Employer SGC and the ATO

Posted on November 17th, 2022 by James Watson

With the removal of the $450 monthly wage threshold and increase in the Superannuation Guarantee Charge (SGC) rate to 10.5% of wages for super guarantee payments (referred to in our recent newsletter) it is a good time to remind everyone of the penalties that can be incurred for not paying employee super on time.

Superannuation is required to be paid 28 days after the end of each quarter (see below).

Period Payment due date
September Quarter (1 July – 30 September) 28 October
December Quarter (1 October – 31 December) 28 January
March Quarter (1 January – 31 March) 28 April
June Quarter (1 April – 30 June) 28 July

If super is not paid by the due date not only does it lose its tax deductibility (which can be a significant penalty in itself) you also run the risk of falling foul with the Australian Taxation Office (ATO).

The penalties for not paying on time can be hefty – up to 200% of the original amount if your matter proceeds to an ATO audit. These penalties are legislated so negotiating a reduction with the ATO is often not possible even if there are legitimate reasons for the late payment of super.

It is also worth bearing in mind that the monies must hit the employees super fund by the due date. Depending on the clearing house you use, it is good practice to make the payment a few days prior to ensure it clears in time.

If you do find yourself in a situation where you have paid your super late or have historical issues relating to unpaid super, the key to avoiding penalties is engaging with the ATO as soon as possible.

You will need to prepare and lodge superannuation guarantee statements detailing the shortfall amounts for each employee to report the late payment. If you ignore the issue and then are subjected to an ATO audit they are likely to levy the maximum penalty available. The late payment goes direct to the ATO and they will process and onforward the super and interest component to the employee’s super fund.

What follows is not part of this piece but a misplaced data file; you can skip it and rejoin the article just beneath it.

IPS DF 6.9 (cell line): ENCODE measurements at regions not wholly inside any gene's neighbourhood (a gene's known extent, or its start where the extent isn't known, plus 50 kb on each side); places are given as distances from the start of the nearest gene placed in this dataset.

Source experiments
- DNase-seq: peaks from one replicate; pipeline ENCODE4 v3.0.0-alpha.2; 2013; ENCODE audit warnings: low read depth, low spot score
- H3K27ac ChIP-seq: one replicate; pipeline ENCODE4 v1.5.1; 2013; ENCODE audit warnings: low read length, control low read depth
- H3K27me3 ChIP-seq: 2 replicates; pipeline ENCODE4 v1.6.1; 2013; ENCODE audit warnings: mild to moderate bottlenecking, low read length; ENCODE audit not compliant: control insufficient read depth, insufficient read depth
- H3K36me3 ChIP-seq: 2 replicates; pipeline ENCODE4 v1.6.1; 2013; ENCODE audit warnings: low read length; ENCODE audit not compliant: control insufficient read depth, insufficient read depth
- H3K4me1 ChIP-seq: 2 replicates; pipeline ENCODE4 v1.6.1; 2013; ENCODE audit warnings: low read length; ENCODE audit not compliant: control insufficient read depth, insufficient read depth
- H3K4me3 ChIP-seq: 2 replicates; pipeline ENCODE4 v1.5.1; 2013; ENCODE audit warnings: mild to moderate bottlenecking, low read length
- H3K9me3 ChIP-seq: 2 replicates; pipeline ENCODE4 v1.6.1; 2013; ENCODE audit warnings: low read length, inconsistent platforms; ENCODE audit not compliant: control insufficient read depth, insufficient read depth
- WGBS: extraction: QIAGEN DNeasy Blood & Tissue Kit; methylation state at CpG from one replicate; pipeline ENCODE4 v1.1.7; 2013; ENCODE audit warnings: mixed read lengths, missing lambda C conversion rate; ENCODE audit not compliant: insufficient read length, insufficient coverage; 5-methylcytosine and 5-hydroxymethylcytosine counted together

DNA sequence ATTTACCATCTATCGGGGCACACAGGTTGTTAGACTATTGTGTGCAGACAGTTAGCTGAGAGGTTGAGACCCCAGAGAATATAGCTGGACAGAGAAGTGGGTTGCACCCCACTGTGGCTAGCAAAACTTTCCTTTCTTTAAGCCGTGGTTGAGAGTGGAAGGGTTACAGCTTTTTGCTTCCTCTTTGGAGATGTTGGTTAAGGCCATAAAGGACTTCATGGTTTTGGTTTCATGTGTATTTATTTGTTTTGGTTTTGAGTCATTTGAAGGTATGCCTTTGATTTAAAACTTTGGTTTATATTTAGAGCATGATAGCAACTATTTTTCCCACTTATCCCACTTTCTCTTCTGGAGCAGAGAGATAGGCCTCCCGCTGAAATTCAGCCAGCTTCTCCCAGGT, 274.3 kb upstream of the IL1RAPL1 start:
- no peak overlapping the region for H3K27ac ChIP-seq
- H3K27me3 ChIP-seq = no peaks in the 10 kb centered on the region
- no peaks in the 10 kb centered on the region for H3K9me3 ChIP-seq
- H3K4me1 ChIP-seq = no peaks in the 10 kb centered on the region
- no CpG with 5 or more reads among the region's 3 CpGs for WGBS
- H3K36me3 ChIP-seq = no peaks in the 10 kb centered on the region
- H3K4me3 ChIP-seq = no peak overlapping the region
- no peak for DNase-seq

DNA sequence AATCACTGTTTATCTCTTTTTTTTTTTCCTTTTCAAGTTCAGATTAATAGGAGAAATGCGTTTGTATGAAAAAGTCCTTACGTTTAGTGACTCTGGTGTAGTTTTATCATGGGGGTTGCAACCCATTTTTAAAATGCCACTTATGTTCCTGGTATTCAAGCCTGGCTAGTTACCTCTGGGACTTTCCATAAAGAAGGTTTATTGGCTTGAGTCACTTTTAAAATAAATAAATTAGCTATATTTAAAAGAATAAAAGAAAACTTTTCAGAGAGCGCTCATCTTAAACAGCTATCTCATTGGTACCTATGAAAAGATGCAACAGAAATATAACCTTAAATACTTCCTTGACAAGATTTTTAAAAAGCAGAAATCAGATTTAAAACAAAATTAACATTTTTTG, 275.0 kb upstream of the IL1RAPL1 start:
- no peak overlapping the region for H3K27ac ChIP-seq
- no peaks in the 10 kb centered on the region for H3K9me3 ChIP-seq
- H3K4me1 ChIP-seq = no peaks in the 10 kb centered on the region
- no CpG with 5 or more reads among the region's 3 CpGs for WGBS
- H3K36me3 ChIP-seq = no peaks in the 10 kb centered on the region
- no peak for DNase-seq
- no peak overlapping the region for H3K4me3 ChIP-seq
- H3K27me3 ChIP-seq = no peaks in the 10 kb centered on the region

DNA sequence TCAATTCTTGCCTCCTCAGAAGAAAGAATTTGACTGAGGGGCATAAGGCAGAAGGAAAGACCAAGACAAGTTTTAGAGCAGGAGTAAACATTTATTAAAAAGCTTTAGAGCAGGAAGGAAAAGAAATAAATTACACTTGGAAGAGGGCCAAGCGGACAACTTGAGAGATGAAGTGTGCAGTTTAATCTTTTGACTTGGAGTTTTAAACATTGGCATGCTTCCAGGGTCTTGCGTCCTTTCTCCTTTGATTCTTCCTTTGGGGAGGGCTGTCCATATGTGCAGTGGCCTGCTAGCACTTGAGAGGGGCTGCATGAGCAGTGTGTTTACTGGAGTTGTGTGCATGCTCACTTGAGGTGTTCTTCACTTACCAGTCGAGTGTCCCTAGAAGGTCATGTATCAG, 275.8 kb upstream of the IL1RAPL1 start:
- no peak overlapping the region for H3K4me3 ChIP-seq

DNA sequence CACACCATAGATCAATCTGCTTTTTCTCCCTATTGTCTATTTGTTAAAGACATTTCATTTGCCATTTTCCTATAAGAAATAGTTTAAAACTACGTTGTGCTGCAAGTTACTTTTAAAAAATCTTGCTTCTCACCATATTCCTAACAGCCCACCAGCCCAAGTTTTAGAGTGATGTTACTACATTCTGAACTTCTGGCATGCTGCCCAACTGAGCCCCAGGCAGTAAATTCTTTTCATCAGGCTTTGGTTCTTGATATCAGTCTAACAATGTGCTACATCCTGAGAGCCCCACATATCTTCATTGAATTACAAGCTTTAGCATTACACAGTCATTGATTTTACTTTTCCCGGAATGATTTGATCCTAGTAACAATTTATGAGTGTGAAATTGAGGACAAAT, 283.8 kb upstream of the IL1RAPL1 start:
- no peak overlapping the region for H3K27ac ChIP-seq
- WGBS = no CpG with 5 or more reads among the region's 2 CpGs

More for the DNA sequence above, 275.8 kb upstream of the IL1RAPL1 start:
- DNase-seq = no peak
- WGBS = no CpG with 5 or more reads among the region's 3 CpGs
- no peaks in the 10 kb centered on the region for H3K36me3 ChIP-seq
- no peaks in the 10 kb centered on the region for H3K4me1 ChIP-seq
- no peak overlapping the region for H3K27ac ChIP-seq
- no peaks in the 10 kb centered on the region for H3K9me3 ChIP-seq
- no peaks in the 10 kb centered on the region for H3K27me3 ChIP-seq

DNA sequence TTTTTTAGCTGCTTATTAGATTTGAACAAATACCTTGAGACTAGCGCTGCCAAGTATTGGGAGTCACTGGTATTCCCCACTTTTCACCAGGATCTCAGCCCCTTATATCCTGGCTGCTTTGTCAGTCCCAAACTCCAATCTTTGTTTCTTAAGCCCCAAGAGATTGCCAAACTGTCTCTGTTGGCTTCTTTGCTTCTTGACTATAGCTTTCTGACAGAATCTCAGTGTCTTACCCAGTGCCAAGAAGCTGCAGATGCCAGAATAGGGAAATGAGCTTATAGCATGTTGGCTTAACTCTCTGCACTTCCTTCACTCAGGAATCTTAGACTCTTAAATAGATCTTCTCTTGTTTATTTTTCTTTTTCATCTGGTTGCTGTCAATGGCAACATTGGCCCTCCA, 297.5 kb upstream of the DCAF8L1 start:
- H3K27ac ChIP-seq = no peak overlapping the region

The ATO has a useful online tool to assist you to calculate the SGC liability for your employees, which you can access here.  And of course, we are here to help you if you need any assistance as well.

By law, company directors are personally liable for unpaid super, and any penalties resulting from late payments. This means that if you fall behind in your superannuation obligations, the penalty is not restricted to the business entity and will impact on your directors. 

If you do find it difficult to meet the quarterly demands of paying employee super, switching to a monthly cycle can be a good strategy. It can also assist with cash flow budgeting as you are paying monthly rather than quarterly

If you require any assistance with meeting your employee super obligations please get in touch with a member of our business and personal advisory team.



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Employer SGC and the ATO

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